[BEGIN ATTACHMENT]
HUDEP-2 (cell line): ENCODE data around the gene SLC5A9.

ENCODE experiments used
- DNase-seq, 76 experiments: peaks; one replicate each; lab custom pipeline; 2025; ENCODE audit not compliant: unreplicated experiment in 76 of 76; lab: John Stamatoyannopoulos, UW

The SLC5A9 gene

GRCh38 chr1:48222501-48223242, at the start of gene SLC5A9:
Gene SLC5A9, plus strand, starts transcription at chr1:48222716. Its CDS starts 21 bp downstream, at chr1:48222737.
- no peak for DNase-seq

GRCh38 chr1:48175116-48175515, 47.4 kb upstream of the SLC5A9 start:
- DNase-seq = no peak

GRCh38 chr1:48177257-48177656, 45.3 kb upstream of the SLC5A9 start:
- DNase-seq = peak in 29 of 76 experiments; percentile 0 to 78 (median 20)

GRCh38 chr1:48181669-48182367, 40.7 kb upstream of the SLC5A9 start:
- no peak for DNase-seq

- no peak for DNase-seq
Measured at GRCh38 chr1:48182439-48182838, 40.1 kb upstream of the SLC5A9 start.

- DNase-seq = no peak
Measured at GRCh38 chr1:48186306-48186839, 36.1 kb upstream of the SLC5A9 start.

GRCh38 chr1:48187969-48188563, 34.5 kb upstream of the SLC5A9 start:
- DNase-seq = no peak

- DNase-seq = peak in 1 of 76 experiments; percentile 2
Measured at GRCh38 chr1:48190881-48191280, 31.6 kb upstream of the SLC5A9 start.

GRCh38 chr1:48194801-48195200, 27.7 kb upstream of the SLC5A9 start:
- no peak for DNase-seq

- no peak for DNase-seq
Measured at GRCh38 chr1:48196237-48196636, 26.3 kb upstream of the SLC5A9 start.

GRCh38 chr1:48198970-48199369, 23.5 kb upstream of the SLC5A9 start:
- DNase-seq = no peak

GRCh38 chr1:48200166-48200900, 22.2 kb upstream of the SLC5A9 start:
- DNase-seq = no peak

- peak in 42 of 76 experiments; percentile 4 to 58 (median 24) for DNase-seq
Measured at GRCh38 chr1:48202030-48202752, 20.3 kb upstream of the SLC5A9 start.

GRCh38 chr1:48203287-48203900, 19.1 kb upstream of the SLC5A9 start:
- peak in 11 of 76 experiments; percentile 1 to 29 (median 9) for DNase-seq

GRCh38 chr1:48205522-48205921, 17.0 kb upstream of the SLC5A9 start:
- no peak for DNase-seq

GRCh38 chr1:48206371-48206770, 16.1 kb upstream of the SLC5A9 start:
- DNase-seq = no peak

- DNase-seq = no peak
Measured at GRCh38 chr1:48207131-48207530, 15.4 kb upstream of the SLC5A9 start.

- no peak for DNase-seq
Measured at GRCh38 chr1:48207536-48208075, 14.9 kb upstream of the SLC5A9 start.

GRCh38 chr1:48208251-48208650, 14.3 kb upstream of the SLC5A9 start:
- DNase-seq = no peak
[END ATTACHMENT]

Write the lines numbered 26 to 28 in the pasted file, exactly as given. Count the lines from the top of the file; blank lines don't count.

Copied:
GRCh38 chr1:48198970-48199369, 23.5 kb upstream of the SLC5A9 start:
- DNase-seq = no peak

GRCh38 chr1:48200166-48200900, 22.2 kb upstream of the SLC5A9 start: